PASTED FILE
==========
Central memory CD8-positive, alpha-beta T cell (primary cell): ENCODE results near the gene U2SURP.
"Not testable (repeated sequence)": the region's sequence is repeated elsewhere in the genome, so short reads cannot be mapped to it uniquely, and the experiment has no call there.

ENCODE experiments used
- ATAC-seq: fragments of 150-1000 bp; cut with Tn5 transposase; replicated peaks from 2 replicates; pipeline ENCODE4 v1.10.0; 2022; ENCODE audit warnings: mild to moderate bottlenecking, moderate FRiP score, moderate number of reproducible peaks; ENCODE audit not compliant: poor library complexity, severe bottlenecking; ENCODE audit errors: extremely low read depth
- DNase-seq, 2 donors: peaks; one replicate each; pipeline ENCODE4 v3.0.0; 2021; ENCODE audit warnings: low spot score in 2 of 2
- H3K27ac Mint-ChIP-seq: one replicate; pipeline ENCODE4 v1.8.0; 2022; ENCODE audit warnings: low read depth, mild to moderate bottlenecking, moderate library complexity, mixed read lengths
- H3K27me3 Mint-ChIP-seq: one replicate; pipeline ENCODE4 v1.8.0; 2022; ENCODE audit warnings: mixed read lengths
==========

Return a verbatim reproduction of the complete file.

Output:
Central memory CD8-positive, alpha-beta T cell (primary cell): ENCODE results near the gene U2SURP.
"Not testable (repeated sequence)": the region's sequence is repeated elsewhere in the genome, so short reads cannot be mapped to it uniquely, and the experiment has no call there.

ENCODE experiments used
- ATAC-seq: fragments of 150-1000 bp; cut with Tn5 transposase; replicated peaks from 2 replicates; pipeline ENCODE4 v1.10.0; 2022; ENCODE audit warnings: mild to moderate bottlenecking, moderate FRiP score, moderate number of reproducible peaks; ENCODE audit not compliant: poor library complexity, severe bottlenecking; ENCODE audit errors: extremely low read depth
- DNase-seq, 2 donors: peaks; one replicate each; pipeline ENCODE4 v3.0.0; 2021; ENCODE audit warnings: low spot score in 2 of 2
- H3K27ac Mint-ChIP-seq: one replicate; pipeline ENCODE4 v1.8.0; 2022; ENCODE audit warnings: low read depth, mild to moderate bottlenecking, moderate library complexity, mixed read lengths
- H3K27me3 Mint-ChIP-seq: one replicate; pipeline ENCODE4 v1.8.0; 2022; ENCODE audit warnings: mixed read lengths